By Michael Manley
A remarkable day of jumps racing at Ballarat on Sunday was highlighted by trainers Ciaron Maher and David Eustace training the first five winners and rising star Inayforhay taking out the Grand National Steeplechase.
Maher and Eustace couldn't complete the set though as they didn't have a runner in the Grand National Steeplechase.
The 4500 metres event proved to be a memorable one as the Paul Preusker trained Inayforhay proved he will be a star fencer for years to come with a runaway eight lengths win over the gallant Social Element.
Inayforhay gave his jockey Lee Horner his second successive Grand National Steeplechase as he also won on Bee Tee Junior last year.
Adding to the theatre of the day, the Grand National Steeplechase was delayed by 15 minutes, because the jumps jockey pointed out to stewards that they and their horses couldn’t view the last two jumps in the straight due to sun glare in their faces.
Underlying Racing Victoria’s commitment to safety stewards acquiesced to the request and removed the final two jumps, meaning that the horses only jumped 12 steeples instead of 16.
It was a meritorious training effort by Preusker to get Inayforhay to win the Grand National Steeplechase at his fencing debut.
Preusker said he had planned all year for Inayforhay to tackle the Grand National Hurdle and then to make his fencing debut in the Grand National Steeplechase and that's why he didn’t race earlier in the jumps season.
Inayforhay had to settle for second behind Wil John in the Grand National Hurdle in his lead-in run to the Grand National Steeplechase.
“It’s a big call. Last year we put the plan together. You love getting it right,” Preusker said.
“It’s always a risk putting all the eggs in one basket but in this case it’s been worth it."
Preusker said he had always liked training jumpers, so he was thrilled to have trained a feature race winner.
Preusker said Inayforhay was a dyed-in-the-wool stayer who had "a V8 diesel" for an engine.
Preusker thanked Horner for staying with Inayforhay throughout his campaign.
Horner said the win was bittersweet as he preferred to ride Inayforhay over his wife Amy McDonald’s horse Flying Agent.
Horner broke his leg in March and missed the first two months of the jumps season.
“I have to thank Paul. When I got injured he had to replace me and then I had to fight to get back on. I’m really grateful to get put back on,” Horner said.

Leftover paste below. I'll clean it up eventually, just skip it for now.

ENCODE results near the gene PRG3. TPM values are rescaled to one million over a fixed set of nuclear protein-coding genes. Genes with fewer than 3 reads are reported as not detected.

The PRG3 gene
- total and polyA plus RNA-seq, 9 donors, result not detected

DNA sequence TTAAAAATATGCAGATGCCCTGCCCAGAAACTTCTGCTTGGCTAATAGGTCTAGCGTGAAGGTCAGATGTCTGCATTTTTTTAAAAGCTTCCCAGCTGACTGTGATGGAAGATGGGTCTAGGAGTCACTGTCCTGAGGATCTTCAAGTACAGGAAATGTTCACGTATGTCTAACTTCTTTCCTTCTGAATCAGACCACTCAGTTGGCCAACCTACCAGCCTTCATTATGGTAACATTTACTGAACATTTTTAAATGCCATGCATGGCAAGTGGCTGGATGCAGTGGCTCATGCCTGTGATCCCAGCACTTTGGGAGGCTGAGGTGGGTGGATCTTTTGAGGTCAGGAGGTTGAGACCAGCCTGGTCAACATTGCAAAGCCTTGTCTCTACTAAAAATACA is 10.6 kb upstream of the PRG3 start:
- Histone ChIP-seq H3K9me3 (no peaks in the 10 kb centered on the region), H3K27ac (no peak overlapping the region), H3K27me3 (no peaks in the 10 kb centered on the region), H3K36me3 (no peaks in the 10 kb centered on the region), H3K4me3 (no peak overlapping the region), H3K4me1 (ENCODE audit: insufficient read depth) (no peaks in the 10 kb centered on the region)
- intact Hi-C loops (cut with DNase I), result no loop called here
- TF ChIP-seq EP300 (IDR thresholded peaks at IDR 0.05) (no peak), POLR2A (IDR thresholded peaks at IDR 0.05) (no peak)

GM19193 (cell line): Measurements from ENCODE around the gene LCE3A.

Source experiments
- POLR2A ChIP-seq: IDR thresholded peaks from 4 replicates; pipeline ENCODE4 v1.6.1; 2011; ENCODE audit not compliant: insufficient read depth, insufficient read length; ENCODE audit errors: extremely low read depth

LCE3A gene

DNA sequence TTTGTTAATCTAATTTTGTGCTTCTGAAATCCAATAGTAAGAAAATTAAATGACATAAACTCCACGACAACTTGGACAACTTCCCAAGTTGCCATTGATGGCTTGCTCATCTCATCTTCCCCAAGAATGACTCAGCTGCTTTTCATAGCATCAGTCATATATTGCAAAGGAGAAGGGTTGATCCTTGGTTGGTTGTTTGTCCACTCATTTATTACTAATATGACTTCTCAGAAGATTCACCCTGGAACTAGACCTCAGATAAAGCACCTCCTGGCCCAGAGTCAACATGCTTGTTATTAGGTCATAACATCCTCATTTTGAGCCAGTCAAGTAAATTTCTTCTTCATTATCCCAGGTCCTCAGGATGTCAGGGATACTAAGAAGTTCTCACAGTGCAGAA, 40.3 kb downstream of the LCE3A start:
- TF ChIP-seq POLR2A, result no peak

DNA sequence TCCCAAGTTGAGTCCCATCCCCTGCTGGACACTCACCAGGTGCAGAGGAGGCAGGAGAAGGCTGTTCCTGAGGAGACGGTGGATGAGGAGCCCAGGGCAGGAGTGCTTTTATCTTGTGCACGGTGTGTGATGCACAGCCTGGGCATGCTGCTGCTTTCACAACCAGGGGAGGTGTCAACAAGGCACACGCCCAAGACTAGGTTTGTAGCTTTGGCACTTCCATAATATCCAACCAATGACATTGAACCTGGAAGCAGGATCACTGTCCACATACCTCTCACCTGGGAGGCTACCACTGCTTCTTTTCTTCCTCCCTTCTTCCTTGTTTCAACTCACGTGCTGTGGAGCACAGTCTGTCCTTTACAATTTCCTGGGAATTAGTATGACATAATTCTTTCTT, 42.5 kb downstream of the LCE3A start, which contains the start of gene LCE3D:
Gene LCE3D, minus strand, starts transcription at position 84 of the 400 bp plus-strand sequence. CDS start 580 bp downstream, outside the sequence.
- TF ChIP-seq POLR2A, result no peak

Horner said Inayforhay was an up-and-coming horse who would be a Grand Annual contender next year.
He said he harboured some doubts about Inayforhay making his fencing debut in the Grand National Steeplechase but that only proved what a master trainer Preusker was.
On the final day of jumps racing for the season, it was fitting the training pair of Ciaron Maher and Dave Eustace were to the fore with an unprecedented domination of Grand National Steeplechase day, as they have had a remarkable year with their team.
The first of their five winners was Raise You Ten who won the Ciaron Maher Says Thank You Hurdle, which was followed by Heberite in the Maiden Hurdle and then the Gotta Take Care Hurdle with Light Pillar.
They then added the feature hurdle event the J.J. Houlahan Hurdle with Saunter Boy and completed their quintet of winners with Mawaany Machine in the Henry Dwyer Steeplechase giving them their 20th winner for the year.
The five winners underline how far they go to source their jumpers. Their first two winners Raise You Ten and Herberite were bought in New Zealand as tried horses and are both by Raise The Flag.
Light Pillar is by Galileo and was originally trained in Ireland by Joseph O'Brien.
Both Mawaany Machine and Saunter Boy are both owned by Australian Bloodstock who purchased them as tried horses from Europe.
Former Irish and United States based jockey Willie McCarthy could boast a treble of winners for Maher and Eustace winning on Heberite, Light Pillar and Saunter Boy but he said he was unsure as to whether he would be back again to ride here.
McCarthy said he would love to come back and ride in Australia next year or otherwise his career would be over.
“The Australian Jumps Racing Association has asked me to come back for a couple of seasons to race here,” McCarthy said.
“I’ll try that, if they can do it, but if that can’t happen because of the pandemic, I’ll leave here in October and if I can’t get back here, I won’t race in the United States again and that could be it if I can’t get back here.”
McCarthy has taken jumps racing by storm since he started riding in Victoria in early March with seven winners from 23 rides including the Grand National Hurdle on Wil John.
Champion jumps jockey Steve Pateman also had another good day with a winning double scoring on Raise You Ten and Mawaany Machine which took his record to 22 winners for the season.
Declan Maher who runs the jumps arm of the stable at Ballarat predicted bright futures for both Raise Your Ten and Heberite who both were making their jumps debut.
Declan Maher said he couldn’t take the credit for Saunter Boy as he had spent time at all the arms of the stable.
“It just goes to show full credit to the team. They’re the people that help us all and get them ready. This horse spent time down at Caulfield and then went to the beach. They’ve done a super job with him. He only came up here (Ballarat) on Thursday just because it was closer and he didn’t have to travel up today," Maher said.
He said it was Ciaron’s decision to back Saunter Boy up in the Houlahan Hurdle after he found the distance of the Grand National Hurdle too far.